4. Charging orders do not require debtors to sell their property. However, the creditor can make a further application to the court requesting that an order should be granted to enable the property to be sold sooner to repay the debt. This is called an 'order for sale'. Such orders only tend to be granted in a small proportion of cases.
    5. Under the Consumer Credit Act 1974 (CCA), businesses that offer goods or services on credit or lend money or are involved in activities relating to credit or hire must be licensed by the OFT. The OFT has a duty to protect the interests of consumers by monitoring the fitness of those holding or applying for licences.
    6. Under the CCA, where it is dissatisfied with any matter in connection with a business, a proposal to carry on a business or any other conduct by a licensee, associate or former associate, the OFT may impose requirements on the licensee. Prior to imposing requirements, in the absence of a suitable proposal by licensee (see below), the OFT must, amongst other things, issue a minded to impose requirements notice to the licensee.
    7. Alternatively a licensee may make a proposal to address the OFT's dissatisfaction pursuant to section 33D(4) of the CAA. In these circumstances the OFT is not required to issue a notice that it is minded to impose requirements provided its determination is in the same terms as the proposal made by the licensee. This was the process followed by RBS and NatWest.
    8. A breach of a requirement can lead to a maximum fine of £50,000 per breach and/or be grounds for revocation of a consumer credit licence.
    9. The OFT imposed requirements in 2010 on Alliance and Leicester Personal Finance Limited, American Express Services Europe Limited, HFC Bank Limited (part of the HSBC Group) and Welcome Financial Services Limited (part of Cattles plc) to address concerns about the use of charging orders.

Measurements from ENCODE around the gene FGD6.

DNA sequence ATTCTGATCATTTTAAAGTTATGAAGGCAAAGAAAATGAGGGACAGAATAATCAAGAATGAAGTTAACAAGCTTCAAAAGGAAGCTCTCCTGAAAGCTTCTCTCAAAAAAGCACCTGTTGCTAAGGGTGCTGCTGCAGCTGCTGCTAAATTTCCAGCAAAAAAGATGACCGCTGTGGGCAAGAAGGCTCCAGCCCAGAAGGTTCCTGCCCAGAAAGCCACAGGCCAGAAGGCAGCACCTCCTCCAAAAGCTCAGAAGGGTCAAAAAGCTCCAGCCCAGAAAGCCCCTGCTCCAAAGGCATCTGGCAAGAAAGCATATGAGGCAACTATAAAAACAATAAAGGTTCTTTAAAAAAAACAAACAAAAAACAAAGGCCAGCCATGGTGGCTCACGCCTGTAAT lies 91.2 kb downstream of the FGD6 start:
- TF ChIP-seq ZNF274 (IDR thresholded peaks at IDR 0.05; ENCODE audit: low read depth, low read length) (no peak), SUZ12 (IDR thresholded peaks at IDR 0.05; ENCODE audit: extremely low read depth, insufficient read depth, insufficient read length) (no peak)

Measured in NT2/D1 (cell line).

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  • Banks should make it abundantly clear that your unsecured credit card debt can be turned into secured debt if you fall into financial hardship!
    They should also be limited to the amount of interest they can charge customers if they have the right to turn unsecured debt into secured lending.
    I do not know anyone who would be prepared to pay 30 odd% APR and put there home at risk, if they want to charge extortionate rates of interest then they cannot secure the debt on someone's home.
    They cannot have it both ways.
  • NorthernOneNorthernOne Forumite
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    Part of the Furniture Combo Breaker
    I can see the banks then selling these charging orders onto other financial institutions as guaranteed debt recovery for less than the actual debt

    Nothing banks do nowadays even remotely shocks me anymore.
  • Hi does this mean you can challenge one as.i believe mine was very unfair under the circumstances i.was in on maternity leave from work never missed any payments, told then everything! And get landed with that thanks
  • bigadajbigadaj Forumite